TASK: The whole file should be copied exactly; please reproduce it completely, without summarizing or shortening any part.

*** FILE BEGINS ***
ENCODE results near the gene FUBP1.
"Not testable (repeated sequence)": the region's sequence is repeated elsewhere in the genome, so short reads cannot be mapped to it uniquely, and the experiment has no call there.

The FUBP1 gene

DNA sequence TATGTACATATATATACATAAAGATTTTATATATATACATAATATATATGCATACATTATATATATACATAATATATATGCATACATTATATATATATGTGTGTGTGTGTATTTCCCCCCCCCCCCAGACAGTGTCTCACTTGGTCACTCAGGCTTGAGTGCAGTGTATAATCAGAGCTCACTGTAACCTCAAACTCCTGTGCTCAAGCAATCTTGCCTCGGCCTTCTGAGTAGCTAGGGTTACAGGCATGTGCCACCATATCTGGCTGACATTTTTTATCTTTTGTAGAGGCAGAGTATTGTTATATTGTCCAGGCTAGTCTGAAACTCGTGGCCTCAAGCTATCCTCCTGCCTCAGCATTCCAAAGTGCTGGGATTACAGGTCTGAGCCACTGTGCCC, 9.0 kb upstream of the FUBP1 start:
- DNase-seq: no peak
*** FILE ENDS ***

ENCODE results near the gene FUBP1.
"Not testable (repeated sequence)": the region's sequence is repeated elsewhere in the genome, so short reads cannot be mapped to it uniquely, and the experiment has no call there.

The FUBP1 gene

DNA sequence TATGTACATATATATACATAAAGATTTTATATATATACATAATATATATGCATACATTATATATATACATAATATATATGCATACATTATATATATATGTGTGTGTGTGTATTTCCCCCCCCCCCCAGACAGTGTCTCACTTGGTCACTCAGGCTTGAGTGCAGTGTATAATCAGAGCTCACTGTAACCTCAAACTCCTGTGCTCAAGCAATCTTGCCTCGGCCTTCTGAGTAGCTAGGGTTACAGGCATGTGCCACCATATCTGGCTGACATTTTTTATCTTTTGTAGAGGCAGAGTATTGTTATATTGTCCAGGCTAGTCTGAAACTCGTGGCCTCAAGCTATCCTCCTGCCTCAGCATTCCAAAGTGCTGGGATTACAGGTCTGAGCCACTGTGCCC, 9.0 kb upstream of the FUBP1 start:
- DNase-seq: no peak